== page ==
• Details: Debugging •  Check that gradient is indeed a locally good approximation to

    the likelihood–  “5inite difference test”

    39

  • LOGISTIC REGRESSION: OBSERVATIONS

    40

  • This LCL function is convex: there is only one local minimum.

    So gradient descent will give the global minimum.

    Convexity and logistic regression

    41

  • Non-stochastic gradient descent

    •  In batch gradient descent, average the gradient over all the examples D={(x1,y1)…,(xn , yn)}

    42

  • Non-stochastic gradient descent

    •  This can be interpreted as a difference between the expected value of y|xj=1 in the data and the expected value of y|xj=1 as predicted by the model

    •  Gradient ascent tries to make those equal

    43

  • This LCL function “overfits”

    •  This can be interpreted as a difference between the expected value of y|xj=1 in the data and the expected value of y|xj=1 as predicted by the model

    •  Gradient ascent tries to make those equal

    •  That’s impossible for some wj !•  e.g., if xj =1 only in positive examples, the gradient

    is always positive

    44

  • This LCL function “overfits”

    •  This can be interpreted as a difference between the expected value of y|xj=1 in the data and the expected value of y|xj=1 as predicted by the model

    •  Gradient ascent tries to make those equal

    •  That’s impossible for some wj e.g., if they appear only in positive examples, gradient is always possible.

    •  Using this LCL function for text: practically, it’s important to discard rare features to get good results.

    45

  • This LCL function “overfits”

    •  Over5itting is often a problem in supervised learning.•  When you 5it the data (minimize LCL) are you 5itting

    “real structure” in the data or “noise” in the data? •  Will the patterns you see appear in a test set or not?

    Error/LCL on training set D

    Error/LCL on an unseen test set Dtest

    more features

    hi error

    46

  • REGULARIZED LOGISTIC REGRESSION

    47

  • Regularized logistic regression as a MAP •  Minimizing our LCL function maximizes log

    conditional likelihood of the data (LCL):

    –  like MLE: maxw Pr(D|w) – … but focusing on just a part of D

    •  Another possibility: introduce a prior over w– maximize something like a MAP Pr(w|D) = 1/Z * Pr(D|w)Pr(w)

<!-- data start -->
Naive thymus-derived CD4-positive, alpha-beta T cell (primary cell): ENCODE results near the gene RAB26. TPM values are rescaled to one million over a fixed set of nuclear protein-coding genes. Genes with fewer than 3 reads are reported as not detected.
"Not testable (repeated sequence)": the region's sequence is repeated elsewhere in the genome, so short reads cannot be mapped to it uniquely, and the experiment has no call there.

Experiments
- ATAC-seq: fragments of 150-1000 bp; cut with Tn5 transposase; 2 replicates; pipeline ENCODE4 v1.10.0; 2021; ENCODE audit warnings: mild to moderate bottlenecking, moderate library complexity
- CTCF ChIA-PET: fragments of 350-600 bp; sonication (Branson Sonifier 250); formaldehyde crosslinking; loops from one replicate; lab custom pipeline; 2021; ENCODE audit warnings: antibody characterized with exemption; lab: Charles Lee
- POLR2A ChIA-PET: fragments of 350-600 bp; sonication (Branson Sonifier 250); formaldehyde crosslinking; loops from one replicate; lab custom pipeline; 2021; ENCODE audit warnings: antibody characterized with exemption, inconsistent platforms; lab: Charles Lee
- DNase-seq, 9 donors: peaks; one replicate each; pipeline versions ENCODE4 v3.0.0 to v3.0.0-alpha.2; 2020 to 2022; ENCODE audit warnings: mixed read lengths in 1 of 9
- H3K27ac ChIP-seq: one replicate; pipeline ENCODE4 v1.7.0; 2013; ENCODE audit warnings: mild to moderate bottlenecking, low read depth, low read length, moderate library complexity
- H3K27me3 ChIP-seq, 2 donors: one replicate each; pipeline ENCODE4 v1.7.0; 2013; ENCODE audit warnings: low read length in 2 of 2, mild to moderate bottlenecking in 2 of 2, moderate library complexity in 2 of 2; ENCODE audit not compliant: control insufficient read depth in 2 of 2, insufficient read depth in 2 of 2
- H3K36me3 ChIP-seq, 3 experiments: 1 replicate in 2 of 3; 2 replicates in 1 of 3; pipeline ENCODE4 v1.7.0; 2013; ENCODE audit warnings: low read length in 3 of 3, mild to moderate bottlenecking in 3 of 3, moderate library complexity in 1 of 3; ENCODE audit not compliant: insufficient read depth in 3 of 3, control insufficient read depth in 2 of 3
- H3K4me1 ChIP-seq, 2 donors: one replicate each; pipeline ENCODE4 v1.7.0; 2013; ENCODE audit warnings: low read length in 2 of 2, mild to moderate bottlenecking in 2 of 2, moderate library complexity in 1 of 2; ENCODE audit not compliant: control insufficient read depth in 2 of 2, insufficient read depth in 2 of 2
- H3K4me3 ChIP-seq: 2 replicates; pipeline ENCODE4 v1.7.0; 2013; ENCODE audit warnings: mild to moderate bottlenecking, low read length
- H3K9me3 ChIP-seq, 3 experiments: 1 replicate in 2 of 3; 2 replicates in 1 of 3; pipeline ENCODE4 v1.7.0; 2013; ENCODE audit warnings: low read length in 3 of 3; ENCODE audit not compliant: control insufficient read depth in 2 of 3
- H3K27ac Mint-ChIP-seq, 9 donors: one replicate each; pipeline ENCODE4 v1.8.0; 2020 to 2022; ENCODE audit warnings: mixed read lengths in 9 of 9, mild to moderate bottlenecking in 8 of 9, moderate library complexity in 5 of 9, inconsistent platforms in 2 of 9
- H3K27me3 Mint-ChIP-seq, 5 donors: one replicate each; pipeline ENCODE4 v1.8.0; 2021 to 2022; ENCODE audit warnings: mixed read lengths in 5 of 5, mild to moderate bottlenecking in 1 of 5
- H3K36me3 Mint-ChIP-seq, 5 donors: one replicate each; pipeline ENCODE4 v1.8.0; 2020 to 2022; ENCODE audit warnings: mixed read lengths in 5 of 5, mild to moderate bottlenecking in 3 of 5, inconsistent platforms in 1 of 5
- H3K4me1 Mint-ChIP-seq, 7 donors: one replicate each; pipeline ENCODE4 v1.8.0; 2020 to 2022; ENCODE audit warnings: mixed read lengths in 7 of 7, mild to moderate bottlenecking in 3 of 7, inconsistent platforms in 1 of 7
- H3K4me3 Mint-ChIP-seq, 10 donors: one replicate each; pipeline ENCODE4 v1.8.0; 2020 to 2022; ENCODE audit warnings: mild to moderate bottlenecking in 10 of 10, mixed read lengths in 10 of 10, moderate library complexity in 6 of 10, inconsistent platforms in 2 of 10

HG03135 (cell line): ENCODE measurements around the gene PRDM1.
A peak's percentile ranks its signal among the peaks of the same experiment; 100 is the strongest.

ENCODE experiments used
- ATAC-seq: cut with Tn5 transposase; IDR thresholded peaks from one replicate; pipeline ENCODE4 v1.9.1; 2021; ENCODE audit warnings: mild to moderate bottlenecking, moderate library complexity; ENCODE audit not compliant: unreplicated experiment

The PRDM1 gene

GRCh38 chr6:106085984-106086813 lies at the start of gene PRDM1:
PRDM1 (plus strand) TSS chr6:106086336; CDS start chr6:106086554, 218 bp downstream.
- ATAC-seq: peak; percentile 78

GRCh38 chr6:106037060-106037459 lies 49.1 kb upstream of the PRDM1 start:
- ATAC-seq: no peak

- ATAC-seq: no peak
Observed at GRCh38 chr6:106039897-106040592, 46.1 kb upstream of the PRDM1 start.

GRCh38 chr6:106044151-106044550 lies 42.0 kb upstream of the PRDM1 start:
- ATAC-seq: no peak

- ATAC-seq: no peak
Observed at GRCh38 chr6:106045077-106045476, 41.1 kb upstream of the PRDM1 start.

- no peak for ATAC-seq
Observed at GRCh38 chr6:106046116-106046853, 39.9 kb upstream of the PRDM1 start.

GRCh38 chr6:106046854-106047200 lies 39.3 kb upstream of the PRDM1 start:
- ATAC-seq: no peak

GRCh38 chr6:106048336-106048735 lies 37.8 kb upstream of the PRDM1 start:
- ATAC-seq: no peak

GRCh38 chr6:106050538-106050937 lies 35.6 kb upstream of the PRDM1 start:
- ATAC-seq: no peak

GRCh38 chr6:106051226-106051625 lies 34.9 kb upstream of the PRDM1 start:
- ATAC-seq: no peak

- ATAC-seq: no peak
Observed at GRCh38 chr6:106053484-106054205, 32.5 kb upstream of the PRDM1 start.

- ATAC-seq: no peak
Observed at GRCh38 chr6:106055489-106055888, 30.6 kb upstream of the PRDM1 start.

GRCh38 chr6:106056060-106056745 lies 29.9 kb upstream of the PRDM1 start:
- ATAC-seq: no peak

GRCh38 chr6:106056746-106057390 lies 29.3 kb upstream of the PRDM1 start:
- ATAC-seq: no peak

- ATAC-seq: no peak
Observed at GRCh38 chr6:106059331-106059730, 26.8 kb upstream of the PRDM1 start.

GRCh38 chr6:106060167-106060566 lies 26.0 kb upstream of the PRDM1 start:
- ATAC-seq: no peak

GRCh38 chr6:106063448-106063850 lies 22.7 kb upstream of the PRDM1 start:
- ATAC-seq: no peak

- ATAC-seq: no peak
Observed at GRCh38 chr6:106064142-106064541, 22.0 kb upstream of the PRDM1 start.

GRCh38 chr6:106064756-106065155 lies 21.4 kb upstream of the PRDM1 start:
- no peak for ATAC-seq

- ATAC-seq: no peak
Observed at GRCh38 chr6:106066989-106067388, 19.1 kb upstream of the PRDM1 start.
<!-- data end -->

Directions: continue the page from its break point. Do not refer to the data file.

•  If the prior wj is zero-mean Gaussian then Pr(wj) = 1/Z exp(wj)-2

    LCLD (w) ≡ logP(yi | xi,w)i∑

    48

  • Regularized logistic regression •  Replace LCL

    •  with LCL + penalty for large

    weights, eg

    •  So the update for wj becomes:

    •  Or

    (Log Conditional Likelihood, our LCL function) 49

  • Breaking it down: regularized SGD for logistic regression

    1.  P(y|x)=logisDc(x.w)2.  DefineafuncDon

    3.  DifferenDatethefuncDonandusegradientdescent–  Startwithw0–  Fort=1,…,T-un%lconvergence

    •  Foreachexamplex,yinD:

    •  wt+1=wt+λLx,y(wt)whereλissmall

    LCLD (w) ≡ logP(yi | xi,w)i∑ +µ w 2

    2

    = wt + λ(y − pi)x − 2λµwt

    pi = 1+ exp(−x⋅ w)( )−1

    pushes w toward all-zeros vector (“weight

    decay”)

    50

  • DISCRIMINATIVE AND GENERATIVE CLASSIFIERS

    51

  • Discriminative vs Generative

    •  Generative classi2iers are like Naïve Bayes:– Find θ = argmax w Πi Pr(yi,xi|θ)– Different assumptions about generative

    process for the data: Pr(X,Y), priors on θ,…•  Discriminative classi2iers are like logistic

    regression:– Find θ = argmax w Πi Pr(yi|xi,θ)– Different assumptions about conditional

    probability: Pr(Y|X), priors on θ, …52

  • Discriminative vs Generative •  With enough data:

    – naïve Bayes is the best classi5ier when features are truly independent• why? picking argmax y Pr(y|x) is optimal

    •  Question:– will logistic regression converge to the same

    classi5ier as naïve Bayes when the features are actually independent?

    53

  • solid: NB dashed: LR

    54

  • Naïve Bayes makes stronger assumptions about the data but needs fewer examples to estimate the parameters “On Discriminative vs Generative Classifiers: ….” Andrew Ng and Michael Jordan, NIPS 2001. 55